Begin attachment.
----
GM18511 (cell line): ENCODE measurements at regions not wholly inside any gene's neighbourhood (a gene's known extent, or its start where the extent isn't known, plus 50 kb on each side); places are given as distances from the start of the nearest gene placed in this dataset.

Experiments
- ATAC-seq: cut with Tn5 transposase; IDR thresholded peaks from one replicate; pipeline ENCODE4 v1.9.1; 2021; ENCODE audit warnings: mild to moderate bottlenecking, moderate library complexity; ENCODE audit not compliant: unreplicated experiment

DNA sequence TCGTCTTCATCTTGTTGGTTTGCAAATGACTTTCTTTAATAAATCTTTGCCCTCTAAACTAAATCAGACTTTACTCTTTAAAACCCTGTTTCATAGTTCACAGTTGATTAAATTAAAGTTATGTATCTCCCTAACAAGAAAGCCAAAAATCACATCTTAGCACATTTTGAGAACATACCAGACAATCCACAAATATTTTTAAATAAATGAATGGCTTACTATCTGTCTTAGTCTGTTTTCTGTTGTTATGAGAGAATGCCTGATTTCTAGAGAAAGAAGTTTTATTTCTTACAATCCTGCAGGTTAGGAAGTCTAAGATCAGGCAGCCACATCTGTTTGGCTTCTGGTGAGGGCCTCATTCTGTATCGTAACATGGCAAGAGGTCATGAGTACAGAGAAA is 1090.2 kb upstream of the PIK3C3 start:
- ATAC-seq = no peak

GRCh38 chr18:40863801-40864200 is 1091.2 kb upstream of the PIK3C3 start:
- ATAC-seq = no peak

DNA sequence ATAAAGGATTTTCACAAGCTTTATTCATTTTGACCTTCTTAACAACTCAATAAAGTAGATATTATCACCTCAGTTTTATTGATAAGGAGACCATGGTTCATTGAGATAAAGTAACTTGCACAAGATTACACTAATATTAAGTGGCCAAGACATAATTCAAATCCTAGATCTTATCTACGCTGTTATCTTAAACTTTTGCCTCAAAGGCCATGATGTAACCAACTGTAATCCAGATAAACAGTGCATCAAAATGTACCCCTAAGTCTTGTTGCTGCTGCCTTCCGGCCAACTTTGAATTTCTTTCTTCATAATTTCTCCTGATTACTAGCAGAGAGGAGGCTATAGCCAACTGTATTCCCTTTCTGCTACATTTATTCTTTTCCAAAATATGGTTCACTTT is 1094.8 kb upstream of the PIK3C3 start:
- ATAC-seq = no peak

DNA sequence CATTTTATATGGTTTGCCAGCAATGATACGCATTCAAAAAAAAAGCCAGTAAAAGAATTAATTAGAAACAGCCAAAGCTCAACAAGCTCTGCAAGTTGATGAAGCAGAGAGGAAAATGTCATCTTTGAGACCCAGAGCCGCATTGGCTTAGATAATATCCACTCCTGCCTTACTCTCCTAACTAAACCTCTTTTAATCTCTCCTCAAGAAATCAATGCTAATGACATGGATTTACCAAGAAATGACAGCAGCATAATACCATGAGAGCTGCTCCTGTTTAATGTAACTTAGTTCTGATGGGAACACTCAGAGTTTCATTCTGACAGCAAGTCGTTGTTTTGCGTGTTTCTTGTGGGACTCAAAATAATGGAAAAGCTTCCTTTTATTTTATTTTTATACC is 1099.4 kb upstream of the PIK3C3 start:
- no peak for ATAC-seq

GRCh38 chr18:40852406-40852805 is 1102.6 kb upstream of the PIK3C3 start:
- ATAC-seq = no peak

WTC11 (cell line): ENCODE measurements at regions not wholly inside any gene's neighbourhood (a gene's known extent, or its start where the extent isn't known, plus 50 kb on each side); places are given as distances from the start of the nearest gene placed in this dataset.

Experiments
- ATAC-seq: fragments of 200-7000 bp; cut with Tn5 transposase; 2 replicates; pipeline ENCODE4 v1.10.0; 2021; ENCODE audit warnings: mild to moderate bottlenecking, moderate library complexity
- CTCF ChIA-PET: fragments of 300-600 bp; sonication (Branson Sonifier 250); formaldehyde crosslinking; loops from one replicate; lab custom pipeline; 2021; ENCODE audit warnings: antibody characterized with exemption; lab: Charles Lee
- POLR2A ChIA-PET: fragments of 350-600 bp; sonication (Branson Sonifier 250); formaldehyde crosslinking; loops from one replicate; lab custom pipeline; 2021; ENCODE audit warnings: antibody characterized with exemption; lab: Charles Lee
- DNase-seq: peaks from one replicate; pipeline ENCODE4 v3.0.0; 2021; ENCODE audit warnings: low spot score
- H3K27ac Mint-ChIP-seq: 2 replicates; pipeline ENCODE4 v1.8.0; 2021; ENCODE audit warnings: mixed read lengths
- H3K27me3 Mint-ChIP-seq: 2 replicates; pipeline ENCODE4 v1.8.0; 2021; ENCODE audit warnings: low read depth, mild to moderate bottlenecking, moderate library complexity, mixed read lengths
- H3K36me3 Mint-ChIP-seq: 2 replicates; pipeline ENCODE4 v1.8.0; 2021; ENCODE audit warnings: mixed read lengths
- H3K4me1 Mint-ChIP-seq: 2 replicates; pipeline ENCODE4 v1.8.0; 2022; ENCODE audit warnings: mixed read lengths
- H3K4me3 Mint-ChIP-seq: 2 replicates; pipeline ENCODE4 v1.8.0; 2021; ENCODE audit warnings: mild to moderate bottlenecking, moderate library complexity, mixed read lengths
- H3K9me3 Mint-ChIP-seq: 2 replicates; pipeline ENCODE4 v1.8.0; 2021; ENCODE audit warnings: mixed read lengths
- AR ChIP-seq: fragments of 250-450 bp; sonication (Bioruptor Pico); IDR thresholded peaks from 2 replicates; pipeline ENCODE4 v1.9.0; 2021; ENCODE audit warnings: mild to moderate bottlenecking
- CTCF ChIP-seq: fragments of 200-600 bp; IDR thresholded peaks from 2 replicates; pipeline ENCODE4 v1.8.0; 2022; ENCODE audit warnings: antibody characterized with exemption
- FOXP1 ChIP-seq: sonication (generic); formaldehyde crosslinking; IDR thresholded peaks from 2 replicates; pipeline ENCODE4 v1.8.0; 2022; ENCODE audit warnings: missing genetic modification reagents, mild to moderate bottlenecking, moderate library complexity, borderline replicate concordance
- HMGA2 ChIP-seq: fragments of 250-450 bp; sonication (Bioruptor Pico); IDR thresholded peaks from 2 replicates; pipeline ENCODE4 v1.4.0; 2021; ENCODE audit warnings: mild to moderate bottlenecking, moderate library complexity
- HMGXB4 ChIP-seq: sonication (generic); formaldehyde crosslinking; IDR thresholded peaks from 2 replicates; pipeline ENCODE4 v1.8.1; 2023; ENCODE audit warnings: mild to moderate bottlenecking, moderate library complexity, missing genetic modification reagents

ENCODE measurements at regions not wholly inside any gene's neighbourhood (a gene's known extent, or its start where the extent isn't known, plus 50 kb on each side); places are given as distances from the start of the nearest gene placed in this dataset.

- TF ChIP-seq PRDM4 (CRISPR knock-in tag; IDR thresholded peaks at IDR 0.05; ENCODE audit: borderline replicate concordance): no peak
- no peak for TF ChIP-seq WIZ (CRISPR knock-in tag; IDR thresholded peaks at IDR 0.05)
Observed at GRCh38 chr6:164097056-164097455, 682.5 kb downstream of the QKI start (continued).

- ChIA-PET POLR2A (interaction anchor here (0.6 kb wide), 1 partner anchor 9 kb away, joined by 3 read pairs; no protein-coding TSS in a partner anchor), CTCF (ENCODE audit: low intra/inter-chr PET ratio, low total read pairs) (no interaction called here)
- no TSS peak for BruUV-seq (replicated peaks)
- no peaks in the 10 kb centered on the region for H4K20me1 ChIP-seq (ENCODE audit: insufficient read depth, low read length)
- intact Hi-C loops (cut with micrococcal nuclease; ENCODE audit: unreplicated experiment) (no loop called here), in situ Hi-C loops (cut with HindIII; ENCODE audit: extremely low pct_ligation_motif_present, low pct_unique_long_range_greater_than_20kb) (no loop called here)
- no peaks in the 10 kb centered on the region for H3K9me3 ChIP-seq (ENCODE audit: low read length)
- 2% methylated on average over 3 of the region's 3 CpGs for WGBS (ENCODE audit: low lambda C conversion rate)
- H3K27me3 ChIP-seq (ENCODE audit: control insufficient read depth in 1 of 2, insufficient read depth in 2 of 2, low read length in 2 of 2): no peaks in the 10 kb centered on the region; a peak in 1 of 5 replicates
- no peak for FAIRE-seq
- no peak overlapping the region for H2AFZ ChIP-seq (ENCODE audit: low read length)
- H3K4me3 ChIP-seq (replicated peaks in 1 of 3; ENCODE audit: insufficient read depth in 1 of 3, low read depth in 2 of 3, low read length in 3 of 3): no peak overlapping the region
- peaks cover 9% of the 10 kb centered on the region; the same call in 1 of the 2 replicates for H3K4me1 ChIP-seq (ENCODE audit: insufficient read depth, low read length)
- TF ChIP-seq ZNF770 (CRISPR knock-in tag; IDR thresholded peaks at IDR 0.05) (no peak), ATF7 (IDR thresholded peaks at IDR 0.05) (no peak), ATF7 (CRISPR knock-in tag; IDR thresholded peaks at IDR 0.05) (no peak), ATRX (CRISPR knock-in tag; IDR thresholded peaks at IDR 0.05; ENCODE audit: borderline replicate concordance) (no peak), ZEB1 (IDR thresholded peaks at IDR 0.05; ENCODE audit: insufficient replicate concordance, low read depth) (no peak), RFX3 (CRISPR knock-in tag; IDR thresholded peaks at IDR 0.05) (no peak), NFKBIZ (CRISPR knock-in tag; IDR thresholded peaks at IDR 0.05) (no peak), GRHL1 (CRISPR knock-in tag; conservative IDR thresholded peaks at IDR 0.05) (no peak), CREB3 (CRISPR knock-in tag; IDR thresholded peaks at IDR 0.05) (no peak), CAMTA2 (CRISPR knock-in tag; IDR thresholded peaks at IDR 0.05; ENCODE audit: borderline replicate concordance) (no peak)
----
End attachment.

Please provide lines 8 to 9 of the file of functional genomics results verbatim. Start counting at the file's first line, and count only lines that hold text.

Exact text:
DNA sequence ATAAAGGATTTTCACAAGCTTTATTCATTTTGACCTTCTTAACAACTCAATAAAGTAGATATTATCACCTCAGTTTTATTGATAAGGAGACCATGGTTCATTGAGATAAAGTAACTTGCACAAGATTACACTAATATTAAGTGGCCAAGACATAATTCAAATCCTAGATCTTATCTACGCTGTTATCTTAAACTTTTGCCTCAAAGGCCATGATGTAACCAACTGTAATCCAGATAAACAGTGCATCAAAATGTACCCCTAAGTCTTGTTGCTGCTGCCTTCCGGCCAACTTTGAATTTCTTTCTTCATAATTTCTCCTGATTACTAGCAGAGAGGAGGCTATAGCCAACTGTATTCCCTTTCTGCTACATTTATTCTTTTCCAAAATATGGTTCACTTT is 1094.8 kb upstream of the PIK3C3 start:
- ATAC-seq = no peak